Judge delays Trump’s federal elections trial

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A federal judge on Friday said former President Donald Trump’s trial won’t start as scheduled on March 4, the day before Super Tuesday.

It’s unclear when the case will go to trial. Judge Tanya Chutkan vacated the March 4 start date and said she would “set a new schedule if and when the mandate is returned” from the U.S. Court of Appeals for the District of Columbia Circuit.

Prosecutors asked the Court of Appeals to decide if Trump has presidential immunity from the charges. Three judges heard oral arguments in the appeal on Jan. 9. The Court of Appeals has yet to issue a decision.

Trump has argued that he has presidential immunity in the D.C. case, where he is accused of using criminal conspiracies to subvert the 2020 election results.

The federal election interference trial was initially set to start March 4, the day before Super Tuesday, when 15 Republican primaries and caucuses are scheduled to take place.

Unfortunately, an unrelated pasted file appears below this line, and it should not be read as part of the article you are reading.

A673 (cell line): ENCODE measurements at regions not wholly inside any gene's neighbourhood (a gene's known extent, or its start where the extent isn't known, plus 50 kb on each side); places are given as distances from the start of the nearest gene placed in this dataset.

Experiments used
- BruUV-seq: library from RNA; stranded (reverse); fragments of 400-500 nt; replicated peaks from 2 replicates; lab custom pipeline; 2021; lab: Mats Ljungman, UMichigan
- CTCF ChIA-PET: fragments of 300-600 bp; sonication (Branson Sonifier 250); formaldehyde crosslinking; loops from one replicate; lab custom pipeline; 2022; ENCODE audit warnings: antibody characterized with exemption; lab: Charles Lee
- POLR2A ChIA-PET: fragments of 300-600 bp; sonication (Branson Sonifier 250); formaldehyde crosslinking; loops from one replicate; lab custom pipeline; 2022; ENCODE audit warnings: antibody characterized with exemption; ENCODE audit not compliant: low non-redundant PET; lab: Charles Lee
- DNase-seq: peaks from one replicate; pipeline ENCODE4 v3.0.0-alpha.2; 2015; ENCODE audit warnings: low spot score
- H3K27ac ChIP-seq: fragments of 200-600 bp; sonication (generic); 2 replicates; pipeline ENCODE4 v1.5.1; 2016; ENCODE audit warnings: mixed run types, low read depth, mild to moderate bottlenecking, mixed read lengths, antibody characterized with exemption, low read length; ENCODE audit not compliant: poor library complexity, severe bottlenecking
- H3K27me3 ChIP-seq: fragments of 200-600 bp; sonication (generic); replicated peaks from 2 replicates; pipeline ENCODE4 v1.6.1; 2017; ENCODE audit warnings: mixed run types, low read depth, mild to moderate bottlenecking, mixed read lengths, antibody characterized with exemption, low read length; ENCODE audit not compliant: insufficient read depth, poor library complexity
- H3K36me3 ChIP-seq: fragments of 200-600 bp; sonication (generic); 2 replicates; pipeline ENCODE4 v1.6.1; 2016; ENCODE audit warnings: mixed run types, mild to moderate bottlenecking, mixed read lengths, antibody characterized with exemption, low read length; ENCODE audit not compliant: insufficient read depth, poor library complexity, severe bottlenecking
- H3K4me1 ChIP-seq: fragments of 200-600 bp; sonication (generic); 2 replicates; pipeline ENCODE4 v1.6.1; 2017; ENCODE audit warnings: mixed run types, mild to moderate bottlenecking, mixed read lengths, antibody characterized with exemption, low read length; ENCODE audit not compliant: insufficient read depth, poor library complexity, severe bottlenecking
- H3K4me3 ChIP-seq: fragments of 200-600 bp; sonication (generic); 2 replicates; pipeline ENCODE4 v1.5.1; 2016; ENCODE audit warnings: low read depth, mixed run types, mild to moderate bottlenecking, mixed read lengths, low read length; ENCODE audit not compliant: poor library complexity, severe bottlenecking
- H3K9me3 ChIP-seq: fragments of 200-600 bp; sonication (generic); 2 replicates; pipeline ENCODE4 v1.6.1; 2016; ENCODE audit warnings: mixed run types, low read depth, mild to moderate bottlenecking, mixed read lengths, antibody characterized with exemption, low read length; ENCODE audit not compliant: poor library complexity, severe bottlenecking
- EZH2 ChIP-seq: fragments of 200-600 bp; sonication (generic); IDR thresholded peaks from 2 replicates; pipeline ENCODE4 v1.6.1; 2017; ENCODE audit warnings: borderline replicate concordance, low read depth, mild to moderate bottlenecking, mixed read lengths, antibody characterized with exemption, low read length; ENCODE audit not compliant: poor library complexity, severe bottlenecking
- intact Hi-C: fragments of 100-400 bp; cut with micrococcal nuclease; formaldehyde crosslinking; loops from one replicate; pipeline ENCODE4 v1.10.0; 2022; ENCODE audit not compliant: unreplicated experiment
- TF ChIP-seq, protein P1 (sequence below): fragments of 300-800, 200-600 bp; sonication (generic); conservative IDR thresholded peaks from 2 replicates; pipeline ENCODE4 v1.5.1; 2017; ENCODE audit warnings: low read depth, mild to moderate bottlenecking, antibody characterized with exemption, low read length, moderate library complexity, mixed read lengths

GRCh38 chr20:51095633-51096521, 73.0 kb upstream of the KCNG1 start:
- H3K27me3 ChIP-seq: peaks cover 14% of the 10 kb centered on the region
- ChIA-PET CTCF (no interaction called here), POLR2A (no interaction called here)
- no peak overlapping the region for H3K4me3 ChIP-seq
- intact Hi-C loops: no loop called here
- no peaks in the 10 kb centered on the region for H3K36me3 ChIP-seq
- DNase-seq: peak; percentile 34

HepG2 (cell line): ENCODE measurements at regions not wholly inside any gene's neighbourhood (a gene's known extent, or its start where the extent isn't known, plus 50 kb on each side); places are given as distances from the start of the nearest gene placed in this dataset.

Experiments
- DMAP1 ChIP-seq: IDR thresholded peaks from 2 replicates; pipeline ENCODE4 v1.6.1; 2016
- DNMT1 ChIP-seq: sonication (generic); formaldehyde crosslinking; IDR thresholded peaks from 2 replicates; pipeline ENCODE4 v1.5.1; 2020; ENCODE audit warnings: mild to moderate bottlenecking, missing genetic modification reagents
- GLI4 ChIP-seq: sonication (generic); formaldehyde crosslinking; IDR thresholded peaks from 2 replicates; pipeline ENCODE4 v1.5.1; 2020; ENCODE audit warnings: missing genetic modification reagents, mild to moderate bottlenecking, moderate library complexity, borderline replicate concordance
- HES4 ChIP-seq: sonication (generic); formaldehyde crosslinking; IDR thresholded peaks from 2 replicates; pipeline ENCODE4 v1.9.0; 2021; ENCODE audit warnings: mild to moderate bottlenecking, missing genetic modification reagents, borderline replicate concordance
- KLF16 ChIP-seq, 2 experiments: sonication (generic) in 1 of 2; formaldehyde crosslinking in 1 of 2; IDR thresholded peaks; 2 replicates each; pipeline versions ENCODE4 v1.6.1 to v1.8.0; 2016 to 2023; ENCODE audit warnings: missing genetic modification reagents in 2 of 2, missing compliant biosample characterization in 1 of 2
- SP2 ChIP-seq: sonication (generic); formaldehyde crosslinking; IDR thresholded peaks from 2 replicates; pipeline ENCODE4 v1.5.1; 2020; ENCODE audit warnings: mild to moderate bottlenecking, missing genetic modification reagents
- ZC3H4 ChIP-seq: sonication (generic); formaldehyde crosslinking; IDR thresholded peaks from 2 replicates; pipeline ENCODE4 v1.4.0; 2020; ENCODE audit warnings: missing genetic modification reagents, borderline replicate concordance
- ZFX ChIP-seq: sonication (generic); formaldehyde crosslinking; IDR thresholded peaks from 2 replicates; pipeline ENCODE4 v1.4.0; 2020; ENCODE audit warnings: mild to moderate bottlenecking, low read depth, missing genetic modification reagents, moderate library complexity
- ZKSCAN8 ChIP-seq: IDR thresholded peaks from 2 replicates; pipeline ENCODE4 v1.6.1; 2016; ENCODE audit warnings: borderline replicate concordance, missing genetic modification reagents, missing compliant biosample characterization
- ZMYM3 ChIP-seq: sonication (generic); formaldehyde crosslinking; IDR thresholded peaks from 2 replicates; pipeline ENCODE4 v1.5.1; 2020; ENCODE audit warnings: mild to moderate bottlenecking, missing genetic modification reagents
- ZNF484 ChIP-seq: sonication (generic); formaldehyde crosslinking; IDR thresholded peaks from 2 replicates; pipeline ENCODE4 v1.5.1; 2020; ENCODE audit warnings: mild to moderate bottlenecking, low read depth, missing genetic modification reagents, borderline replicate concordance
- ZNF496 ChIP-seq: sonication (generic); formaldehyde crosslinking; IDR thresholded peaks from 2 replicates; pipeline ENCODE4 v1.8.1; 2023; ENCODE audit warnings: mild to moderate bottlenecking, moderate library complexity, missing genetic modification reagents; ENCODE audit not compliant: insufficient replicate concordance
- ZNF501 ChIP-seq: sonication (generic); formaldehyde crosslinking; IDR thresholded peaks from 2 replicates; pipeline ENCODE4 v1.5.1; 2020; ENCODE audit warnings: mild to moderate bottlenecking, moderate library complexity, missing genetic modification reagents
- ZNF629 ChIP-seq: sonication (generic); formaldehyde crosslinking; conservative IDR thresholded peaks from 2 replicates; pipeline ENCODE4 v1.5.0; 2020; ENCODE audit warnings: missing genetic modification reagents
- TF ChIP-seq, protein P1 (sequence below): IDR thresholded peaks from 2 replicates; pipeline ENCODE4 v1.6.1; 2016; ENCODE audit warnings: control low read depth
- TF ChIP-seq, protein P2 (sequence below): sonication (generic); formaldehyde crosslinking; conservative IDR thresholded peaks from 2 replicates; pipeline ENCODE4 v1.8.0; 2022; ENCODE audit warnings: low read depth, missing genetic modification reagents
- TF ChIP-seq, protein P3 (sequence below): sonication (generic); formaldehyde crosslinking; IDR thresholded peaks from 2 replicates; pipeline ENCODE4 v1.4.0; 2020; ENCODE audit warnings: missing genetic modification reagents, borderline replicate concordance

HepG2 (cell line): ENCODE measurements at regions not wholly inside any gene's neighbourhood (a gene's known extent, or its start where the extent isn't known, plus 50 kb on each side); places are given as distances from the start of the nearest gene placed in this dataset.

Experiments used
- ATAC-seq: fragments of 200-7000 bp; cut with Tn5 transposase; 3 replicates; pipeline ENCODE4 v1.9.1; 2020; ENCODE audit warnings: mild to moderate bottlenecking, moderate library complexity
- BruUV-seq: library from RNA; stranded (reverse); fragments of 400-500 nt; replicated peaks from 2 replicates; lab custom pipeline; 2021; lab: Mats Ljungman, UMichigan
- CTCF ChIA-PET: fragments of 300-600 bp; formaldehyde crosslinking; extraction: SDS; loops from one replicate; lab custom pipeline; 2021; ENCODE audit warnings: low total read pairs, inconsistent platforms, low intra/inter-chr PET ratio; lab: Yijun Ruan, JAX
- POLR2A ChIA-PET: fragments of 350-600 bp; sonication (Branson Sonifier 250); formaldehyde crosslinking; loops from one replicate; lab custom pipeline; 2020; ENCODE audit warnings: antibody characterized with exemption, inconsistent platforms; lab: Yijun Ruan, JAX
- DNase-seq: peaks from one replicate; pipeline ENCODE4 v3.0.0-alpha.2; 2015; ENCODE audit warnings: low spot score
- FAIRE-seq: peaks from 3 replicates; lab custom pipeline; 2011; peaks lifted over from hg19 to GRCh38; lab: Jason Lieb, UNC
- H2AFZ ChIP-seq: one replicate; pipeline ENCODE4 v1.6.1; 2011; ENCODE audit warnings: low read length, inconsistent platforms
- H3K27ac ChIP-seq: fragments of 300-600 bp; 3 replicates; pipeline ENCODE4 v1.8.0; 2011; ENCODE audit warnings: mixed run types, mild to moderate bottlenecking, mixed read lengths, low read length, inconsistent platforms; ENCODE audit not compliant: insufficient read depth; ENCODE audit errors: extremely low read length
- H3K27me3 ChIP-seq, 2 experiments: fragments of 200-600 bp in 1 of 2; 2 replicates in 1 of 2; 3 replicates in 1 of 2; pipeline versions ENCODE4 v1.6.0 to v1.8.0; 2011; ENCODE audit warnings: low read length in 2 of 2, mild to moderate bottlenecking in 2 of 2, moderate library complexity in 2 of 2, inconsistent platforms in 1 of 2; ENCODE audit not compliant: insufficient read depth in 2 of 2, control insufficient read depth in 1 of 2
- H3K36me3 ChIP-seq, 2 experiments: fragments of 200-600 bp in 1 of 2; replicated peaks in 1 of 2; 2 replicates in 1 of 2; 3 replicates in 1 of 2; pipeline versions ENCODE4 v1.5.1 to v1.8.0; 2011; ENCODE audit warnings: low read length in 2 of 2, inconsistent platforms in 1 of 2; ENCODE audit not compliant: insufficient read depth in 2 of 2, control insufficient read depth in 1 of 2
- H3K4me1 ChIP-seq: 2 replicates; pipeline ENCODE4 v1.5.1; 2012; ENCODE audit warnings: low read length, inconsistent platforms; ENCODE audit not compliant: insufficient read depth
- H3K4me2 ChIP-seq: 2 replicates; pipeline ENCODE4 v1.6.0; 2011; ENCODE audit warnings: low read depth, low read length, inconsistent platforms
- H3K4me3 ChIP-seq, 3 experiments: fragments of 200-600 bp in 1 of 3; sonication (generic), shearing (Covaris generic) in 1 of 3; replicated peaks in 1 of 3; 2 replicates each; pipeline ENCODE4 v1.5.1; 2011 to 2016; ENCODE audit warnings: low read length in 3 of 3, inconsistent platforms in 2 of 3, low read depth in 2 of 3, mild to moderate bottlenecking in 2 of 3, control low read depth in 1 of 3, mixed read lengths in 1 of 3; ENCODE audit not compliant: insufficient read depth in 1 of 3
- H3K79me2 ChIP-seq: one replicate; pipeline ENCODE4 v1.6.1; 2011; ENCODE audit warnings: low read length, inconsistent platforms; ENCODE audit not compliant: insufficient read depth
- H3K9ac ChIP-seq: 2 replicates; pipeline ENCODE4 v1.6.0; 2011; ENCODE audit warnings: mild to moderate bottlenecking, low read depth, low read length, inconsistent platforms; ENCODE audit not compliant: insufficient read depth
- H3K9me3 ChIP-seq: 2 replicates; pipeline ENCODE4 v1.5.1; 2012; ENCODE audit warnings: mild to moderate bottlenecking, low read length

During oral arguments in January in the appeal, the judges questioned Trump’s immunity from prosecution for his efforts to overturn the 2020 election and the Jan. 6, 2021, attack on the U.S. Capitol.

The panel did not indicate that it would adopt Trump’s immunity argument. Trump’s legal team said that presidents could only be prosecuted if they had already been impeached and convicted by the Senate. Trump was impeached twice in the House but never convicted in the Senate.

The judges asked skeptical questions. Judge Florence Pan asked if a former president could be prosecuted for selling pardons or military secrets. She also asked if a president could be prosecuted for ordering the assassination of a political opponent.

While the appeals court has yet to rule on Trump’s immunity claims, Trump is expected to appeal any unfavorable ruling to the U.S. Supreme Court.

Special Counsel Jack Smith’s team of federal prosecutors charged Trump with four federal counts related to contesting the 2020 election and the storming of the U.S. Capitol building on Jan. 6, 2021. The charges include conspiracy to obstruct an official proceeding, conspiracy to defraud the United States, obstruction, and conspiracy against the right to vote and to have one’s vote counted, according to the indictment. Trump has pleaded not guilty to all charges.

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